Why they stand out
The Cambridge School District brings together a community of several villages and townships, many in rural areas. While the Cambridge area community may be small, they are building big momentum for safe walking and biking in the community. Their commitment to a healthy and active community became visible in 2013, with the formation of the Cambridge Wellness Collaborative (CWC). As any small community knows, collaboration lies at the heart of success. Established within the recreation department, which is part of the local school system, the CWC operates within existing systems and creates new opportunities for public and private sector partners to change the physical activity landscape. They also collaborate with a group of peer coalitions in neighboring communities, a network made possible by support from Fort HealthCare, the regional hospital system.
Events and awareness-raising have been a central focus of the CWC’s work. In 2014, they began an biannual Bike/Walk to School event inclusive of elementary through high school students, which has attracted broad participation from students and parents. The annual Bike Rodeo is also a signature event in partnership with the Dane County Sheriff’s office where children learn bike safety techniques and take home free bike helmets. These and other events have generated excitement in the community. Organizers notice more bikes on the racks at the elementary schools and a growing culture of support for safe walking and biking.
With momentum building in the community, the Cambridge Wellness Collaborative is now leading the way to create more places to safely walk and bike in the community. Partners recently conducted a community-wide walk audit to identify safety improvement priorities. One such section was a scenic, narrow, and unstriped road along Lake Ripley, utilized by many families and children. As a result, when the road was scheduled for maintenance in 2018, the Town of Oakland added 3 extra feet on each side and painted road stripings. While partners would like to see bike paths and sidewalks eventually, according to CWC Director Lesli Rumpf, “it’s much better than it was and [the changes] really help to slow things down.” Additionally, there is strong interest in regional trail connectivity, with partners working to link the local Camrock Trail into the 52-mile Glacial Drumlin Trail that connects Cottage Grove to Waukesha. Keep an eye out to see how the Cambridge area continues to improve the infrastructure and use of walk and bike routes!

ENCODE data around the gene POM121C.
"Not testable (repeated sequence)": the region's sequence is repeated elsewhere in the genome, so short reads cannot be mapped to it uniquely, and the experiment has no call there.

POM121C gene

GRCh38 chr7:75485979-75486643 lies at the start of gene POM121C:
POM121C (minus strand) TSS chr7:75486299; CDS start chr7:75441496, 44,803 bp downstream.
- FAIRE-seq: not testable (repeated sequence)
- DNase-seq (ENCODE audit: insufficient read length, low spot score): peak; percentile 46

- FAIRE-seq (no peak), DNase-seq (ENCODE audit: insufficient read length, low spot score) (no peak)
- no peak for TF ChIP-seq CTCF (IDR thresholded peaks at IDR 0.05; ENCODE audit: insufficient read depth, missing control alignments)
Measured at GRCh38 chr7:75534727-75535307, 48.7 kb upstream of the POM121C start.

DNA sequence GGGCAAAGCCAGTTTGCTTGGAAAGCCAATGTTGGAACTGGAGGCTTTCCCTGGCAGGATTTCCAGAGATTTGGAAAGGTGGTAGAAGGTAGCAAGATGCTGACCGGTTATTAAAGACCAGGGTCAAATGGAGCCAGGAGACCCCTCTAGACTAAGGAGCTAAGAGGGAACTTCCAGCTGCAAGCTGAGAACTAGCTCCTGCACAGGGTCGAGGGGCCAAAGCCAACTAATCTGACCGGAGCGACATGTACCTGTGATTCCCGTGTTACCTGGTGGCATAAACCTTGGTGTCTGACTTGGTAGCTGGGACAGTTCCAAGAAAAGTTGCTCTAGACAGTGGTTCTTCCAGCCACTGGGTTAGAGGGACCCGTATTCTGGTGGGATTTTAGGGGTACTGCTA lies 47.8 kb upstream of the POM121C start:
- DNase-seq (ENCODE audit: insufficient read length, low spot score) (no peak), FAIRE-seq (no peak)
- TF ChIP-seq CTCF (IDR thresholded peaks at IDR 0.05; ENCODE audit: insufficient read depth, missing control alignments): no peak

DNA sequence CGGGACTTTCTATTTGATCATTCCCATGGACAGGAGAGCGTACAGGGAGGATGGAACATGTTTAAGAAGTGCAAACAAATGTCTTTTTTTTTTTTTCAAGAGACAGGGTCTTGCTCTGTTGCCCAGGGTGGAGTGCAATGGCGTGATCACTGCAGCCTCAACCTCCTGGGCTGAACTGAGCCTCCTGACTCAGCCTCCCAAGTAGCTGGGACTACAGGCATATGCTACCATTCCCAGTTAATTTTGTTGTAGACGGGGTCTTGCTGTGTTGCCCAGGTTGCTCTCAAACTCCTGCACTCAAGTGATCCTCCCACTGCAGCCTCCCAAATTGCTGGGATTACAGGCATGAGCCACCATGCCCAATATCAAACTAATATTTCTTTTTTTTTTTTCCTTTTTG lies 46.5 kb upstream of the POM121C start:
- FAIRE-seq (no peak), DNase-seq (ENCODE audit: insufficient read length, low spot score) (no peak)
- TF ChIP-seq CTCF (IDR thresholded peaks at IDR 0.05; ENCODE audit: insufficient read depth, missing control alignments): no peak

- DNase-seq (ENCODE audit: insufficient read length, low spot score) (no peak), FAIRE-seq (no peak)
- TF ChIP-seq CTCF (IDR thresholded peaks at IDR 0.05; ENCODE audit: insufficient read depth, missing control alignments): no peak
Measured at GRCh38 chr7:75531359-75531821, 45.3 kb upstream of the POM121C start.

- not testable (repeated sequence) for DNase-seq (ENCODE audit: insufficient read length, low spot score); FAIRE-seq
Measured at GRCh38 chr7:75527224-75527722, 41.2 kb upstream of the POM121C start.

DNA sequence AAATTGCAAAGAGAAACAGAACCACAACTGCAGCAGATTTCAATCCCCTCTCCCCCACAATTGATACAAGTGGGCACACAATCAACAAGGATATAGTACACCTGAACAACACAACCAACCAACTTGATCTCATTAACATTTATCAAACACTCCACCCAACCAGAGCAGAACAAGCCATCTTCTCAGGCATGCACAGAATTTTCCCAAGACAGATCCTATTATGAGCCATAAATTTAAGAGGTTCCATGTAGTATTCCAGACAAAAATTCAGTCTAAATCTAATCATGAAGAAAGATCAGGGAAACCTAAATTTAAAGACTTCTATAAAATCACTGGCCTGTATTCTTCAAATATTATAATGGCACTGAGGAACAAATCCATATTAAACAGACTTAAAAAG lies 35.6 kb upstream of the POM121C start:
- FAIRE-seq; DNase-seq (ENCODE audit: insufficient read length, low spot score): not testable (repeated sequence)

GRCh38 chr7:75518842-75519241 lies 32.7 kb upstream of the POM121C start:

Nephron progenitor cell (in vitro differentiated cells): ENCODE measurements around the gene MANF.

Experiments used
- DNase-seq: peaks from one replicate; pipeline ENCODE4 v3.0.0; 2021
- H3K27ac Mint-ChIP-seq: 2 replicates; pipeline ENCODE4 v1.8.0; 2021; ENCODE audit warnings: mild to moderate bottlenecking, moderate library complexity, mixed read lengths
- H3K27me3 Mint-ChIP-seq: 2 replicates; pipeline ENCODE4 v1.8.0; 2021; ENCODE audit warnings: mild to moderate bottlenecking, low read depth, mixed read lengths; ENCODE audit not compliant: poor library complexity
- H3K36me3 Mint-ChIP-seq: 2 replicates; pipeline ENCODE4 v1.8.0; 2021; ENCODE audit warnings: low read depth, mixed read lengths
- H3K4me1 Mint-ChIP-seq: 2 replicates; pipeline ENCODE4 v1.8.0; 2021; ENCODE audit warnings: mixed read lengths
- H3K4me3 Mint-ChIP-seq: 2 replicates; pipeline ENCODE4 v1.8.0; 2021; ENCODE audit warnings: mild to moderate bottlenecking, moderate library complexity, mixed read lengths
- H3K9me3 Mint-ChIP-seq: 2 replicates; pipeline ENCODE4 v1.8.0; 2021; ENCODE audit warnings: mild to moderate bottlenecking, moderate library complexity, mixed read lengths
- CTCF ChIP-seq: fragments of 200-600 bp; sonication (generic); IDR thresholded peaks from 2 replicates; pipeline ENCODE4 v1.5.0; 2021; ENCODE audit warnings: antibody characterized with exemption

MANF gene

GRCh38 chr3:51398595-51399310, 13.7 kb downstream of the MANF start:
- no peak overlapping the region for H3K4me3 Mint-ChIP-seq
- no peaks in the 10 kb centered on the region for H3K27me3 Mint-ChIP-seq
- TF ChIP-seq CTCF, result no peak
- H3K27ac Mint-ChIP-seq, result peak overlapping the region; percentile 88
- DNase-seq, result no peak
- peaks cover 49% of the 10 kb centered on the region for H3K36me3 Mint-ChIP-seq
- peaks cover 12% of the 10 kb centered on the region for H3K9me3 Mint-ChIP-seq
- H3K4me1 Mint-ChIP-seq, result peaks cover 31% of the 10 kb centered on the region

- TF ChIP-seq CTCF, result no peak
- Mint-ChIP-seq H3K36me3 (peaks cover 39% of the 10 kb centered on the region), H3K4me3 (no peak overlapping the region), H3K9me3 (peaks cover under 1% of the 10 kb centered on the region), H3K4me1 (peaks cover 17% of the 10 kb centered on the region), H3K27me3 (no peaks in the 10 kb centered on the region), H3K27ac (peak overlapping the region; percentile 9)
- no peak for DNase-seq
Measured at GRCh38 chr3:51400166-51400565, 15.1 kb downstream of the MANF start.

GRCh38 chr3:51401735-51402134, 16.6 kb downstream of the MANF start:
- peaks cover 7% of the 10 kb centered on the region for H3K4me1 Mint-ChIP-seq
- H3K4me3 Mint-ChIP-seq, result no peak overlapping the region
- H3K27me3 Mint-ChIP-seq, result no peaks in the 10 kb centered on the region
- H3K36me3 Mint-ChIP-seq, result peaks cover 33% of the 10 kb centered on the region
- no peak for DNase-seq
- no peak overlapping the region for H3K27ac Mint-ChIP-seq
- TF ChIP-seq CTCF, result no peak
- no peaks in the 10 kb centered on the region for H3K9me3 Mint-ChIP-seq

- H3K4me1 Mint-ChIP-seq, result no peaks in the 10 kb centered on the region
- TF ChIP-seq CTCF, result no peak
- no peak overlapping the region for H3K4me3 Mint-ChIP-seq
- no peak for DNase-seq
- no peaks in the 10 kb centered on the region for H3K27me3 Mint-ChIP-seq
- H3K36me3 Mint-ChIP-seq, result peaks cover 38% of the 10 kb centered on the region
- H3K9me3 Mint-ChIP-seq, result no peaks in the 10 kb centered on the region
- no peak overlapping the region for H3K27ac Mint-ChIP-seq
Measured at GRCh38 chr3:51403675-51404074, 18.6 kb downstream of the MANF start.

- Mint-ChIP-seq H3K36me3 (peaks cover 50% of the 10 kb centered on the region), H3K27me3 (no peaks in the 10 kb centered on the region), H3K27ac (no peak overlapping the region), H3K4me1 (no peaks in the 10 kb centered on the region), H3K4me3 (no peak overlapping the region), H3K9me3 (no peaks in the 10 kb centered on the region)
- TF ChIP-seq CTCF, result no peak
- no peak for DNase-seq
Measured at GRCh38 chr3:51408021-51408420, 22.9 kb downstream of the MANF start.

Approach to Equity
The Cambridge Wellness Collaborative keeps equity in mind when planning events and providing other program opportunities for their community. Organizers of Bike/Walk to school events ensure that children who ride the bus from rural parts of the community are still able to participate by designating a centrally located meet-up spot for everyone to bike or walk together. The meet-up location is at the high school where the high school bike team then helps escort children to the elementary school and middle school. The CWC also promotes the use of the “Sunshine Fund”, granted by the Cambridge Foundation, which subsidizes recreation and program opportunities so that income is not a barrier to participation. Additionally, CWC is still in the beginning stages of building more equitable practices into their work. They are very motivated to begin using this network as a resource to further explore root causes of inequitable access to opportunities to walk, bike, and be active in their community.